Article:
More recently, I’ve made it clear to teachers that we are referring to a hybrid conceptualprocedural approach, or, as I've mentioned here, an Understandingfirst, Proceduressecond approach. In my view, however, it is still very much a conceptual approach because conceptual understanding is the initial focus.
More recently, I’ve made it clear to teachers that we are referring to a hybrid conceptualprocedural approach, or, as I've mentioned here, an Understandingfirst, Proceduressecond approach. In my view, however, it is still very much a conceptual approach because conceptual understanding is the initial focus.
The challenge of transitioning to a conceptual approach
For many teachers of mathematics, the task of transitioning to a (hybrid) conceptual approach is a challenging one, not because a (hybrid) conceptual approach is especially difficult to implement. Rather, simply because it is unfamiliar to teachers who have always presented mathematics via a traditional procedural approach (Understandingfirst, Proceduressecond).
Conceptuallybased approaches to teaching: Four common misconceptions
Misconception 1: Conceptuallybased teaching is synonymous with handson activities (which are extremely difficult to manage with my students.)
Few would disagree that handson activities are difficult to manage in many high school classrooms. In an ideal world, all students would explore handson materials within a wellstructured activity, in a highlyengaged, inquiring and selfdirected manner.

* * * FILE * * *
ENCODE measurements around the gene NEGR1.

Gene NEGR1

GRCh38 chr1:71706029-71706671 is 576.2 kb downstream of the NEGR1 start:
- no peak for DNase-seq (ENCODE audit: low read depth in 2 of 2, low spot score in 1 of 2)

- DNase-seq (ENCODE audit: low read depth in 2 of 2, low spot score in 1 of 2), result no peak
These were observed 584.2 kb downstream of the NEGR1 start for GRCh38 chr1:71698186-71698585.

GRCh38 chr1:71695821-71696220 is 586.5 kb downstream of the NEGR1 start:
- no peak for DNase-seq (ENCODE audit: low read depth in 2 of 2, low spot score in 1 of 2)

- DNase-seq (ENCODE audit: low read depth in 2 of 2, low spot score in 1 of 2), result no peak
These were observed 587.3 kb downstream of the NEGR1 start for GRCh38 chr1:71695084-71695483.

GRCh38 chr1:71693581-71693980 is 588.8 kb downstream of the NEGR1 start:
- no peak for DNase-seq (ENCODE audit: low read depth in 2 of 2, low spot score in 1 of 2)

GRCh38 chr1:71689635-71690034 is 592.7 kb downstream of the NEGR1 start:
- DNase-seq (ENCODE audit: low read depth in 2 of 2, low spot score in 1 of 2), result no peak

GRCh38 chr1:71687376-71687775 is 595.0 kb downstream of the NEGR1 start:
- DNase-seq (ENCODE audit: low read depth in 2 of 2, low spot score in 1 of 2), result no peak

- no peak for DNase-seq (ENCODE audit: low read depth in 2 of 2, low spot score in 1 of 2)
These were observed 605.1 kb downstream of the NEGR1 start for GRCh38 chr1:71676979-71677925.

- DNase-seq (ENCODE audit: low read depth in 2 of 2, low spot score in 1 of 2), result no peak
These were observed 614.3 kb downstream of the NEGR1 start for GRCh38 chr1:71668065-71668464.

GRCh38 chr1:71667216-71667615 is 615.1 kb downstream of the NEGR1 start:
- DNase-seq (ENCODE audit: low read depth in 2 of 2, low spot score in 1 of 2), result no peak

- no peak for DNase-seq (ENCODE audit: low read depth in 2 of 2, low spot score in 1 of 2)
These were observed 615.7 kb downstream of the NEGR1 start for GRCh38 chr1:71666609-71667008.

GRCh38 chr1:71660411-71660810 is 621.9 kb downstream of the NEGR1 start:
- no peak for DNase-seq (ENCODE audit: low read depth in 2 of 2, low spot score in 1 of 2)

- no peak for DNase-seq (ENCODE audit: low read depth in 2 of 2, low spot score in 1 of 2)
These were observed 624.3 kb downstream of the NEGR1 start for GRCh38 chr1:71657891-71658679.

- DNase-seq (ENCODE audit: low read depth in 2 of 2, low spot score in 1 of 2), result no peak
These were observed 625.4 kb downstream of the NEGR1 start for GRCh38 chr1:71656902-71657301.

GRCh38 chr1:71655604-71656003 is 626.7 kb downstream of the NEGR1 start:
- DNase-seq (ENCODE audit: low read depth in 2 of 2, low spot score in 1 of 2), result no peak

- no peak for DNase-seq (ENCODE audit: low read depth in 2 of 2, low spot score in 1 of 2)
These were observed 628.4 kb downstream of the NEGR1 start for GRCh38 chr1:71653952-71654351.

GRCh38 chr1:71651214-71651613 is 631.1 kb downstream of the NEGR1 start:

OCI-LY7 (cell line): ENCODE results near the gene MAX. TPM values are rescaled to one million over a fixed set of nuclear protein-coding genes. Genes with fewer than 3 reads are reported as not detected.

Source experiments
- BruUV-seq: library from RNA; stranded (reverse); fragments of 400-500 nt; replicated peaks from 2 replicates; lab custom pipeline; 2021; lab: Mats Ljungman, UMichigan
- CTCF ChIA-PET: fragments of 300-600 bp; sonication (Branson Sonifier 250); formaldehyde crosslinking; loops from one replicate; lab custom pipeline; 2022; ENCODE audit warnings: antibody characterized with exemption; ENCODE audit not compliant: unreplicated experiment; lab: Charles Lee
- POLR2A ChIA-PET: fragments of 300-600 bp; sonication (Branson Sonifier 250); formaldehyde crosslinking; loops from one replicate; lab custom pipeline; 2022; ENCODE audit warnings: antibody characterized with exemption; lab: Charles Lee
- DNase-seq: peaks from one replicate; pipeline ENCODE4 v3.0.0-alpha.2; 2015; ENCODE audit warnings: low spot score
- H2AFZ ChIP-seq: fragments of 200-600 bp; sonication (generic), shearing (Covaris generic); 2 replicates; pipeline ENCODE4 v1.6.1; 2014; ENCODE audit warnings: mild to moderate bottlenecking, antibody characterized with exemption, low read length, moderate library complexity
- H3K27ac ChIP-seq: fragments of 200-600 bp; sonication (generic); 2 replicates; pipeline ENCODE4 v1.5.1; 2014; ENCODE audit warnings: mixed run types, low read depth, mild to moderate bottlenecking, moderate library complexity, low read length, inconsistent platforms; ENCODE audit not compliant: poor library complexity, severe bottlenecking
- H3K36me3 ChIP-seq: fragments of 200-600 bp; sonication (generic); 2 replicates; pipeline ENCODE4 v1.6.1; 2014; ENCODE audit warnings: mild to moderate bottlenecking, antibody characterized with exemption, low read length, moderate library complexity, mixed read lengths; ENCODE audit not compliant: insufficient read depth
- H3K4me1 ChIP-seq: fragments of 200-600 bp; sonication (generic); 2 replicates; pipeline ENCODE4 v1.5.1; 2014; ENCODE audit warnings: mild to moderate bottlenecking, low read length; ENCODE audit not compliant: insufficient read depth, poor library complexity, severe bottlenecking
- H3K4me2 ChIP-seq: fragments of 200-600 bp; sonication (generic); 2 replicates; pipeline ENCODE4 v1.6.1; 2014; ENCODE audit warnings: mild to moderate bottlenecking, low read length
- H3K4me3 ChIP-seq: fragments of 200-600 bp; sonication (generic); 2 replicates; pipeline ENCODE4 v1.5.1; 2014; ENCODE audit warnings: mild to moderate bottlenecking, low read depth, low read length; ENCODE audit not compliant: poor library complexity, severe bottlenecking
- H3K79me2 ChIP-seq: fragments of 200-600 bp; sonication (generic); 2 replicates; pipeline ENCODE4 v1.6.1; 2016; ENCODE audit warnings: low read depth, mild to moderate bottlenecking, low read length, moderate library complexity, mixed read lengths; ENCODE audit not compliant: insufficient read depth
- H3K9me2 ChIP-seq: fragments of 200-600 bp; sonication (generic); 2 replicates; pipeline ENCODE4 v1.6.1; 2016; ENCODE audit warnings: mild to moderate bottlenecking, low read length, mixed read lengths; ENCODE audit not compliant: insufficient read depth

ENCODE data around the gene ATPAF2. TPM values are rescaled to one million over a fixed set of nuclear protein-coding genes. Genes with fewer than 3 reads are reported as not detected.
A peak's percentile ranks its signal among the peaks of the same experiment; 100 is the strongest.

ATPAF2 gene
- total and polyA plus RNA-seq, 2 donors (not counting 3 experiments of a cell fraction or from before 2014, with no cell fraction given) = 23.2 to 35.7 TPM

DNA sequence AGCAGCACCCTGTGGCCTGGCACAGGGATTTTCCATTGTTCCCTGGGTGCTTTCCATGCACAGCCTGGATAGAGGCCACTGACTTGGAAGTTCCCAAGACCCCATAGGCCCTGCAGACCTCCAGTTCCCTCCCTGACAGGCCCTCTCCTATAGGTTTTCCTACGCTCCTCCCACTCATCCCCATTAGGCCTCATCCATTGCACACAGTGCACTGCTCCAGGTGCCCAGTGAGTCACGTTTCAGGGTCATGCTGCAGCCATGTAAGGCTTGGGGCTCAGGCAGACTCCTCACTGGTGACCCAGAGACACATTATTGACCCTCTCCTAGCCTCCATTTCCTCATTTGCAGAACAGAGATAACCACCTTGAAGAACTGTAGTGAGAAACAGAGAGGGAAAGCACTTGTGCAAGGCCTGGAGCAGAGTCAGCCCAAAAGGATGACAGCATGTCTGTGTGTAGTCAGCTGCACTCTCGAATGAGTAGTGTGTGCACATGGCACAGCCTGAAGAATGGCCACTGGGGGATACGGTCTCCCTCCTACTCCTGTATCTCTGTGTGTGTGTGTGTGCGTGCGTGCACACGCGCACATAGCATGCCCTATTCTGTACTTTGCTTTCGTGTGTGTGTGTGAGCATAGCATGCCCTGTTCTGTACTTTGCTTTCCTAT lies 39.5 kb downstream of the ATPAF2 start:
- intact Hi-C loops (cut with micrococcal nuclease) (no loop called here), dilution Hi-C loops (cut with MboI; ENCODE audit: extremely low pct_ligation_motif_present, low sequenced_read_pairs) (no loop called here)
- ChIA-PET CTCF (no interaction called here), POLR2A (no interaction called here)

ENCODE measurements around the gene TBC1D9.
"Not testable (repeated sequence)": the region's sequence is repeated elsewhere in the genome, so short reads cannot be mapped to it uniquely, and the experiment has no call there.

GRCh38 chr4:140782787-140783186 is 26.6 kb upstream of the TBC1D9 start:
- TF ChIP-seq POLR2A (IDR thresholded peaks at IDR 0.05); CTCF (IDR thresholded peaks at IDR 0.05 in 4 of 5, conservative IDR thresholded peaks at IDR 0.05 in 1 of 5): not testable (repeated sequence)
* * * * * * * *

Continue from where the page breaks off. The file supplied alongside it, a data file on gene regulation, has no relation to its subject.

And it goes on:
Clearly, many high school students have become removed from that ideal world! Therefore, releasing handson materials enmass to your average high school mathematics class is likely to be ineffective in bringing about conceptual understanding. The late Grant Wiggins excellently explored this point in his Experiential Learning article by expanding on the statement 'Just because it’s handson doesn’t mean it’s mindson':
Few would disagree that handson activities are difficult to manage in many high school classrooms. In an ideal world, all students would explore handson materials within a wellstructured activity, in a highlyengaged, inquiring and selfdirected manner.
Clearly, many high school students have become removed from that ideal world! Therefore, releasing handson materials enmass to your average high school mathematics class is likely to be ineffective in bringing about conceptual understanding. The late Grant Wiggins excellently explored this point in his Experiential Learning article by expanding on the statement 'Just because it’s handson doesn’t mean it’s mindson':
The belief that conceptuallybased teaching is synonymous with handson activities is, in my view, a misconception. Grant Wiggins